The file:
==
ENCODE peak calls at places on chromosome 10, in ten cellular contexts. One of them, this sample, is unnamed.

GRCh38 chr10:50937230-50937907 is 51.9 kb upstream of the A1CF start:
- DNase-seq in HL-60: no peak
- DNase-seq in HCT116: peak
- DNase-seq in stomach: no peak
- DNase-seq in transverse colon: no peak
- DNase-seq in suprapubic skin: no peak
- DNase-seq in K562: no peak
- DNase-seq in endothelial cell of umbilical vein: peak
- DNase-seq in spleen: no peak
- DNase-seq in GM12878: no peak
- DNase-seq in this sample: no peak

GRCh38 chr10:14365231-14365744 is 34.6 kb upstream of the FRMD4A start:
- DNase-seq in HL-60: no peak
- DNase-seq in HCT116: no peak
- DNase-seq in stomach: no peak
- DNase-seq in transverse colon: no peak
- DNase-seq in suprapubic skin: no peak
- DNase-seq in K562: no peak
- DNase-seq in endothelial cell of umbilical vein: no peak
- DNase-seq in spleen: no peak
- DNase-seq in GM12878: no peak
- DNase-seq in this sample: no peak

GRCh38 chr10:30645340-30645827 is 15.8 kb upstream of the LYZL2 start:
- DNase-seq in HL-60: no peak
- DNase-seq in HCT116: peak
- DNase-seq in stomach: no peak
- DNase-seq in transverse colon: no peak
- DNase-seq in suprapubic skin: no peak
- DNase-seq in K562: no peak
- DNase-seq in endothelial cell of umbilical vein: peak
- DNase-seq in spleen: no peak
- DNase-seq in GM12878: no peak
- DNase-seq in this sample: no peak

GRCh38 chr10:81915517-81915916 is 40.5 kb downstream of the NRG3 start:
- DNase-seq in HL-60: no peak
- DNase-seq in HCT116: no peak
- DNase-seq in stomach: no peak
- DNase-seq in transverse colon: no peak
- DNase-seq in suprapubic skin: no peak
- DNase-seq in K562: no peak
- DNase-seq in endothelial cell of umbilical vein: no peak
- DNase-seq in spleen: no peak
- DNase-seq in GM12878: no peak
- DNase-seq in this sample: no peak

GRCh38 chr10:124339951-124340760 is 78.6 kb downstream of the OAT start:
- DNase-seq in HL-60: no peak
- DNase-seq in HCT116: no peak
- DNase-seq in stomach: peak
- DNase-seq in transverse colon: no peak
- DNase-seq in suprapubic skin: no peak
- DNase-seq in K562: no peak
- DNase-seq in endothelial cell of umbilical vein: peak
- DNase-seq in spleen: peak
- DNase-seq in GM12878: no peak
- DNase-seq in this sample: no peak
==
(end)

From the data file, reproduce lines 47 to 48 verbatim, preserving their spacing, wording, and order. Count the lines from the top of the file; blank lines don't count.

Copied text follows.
- DNase-seq in HL-60: no peak
- DNase-seq in HCT116: no peak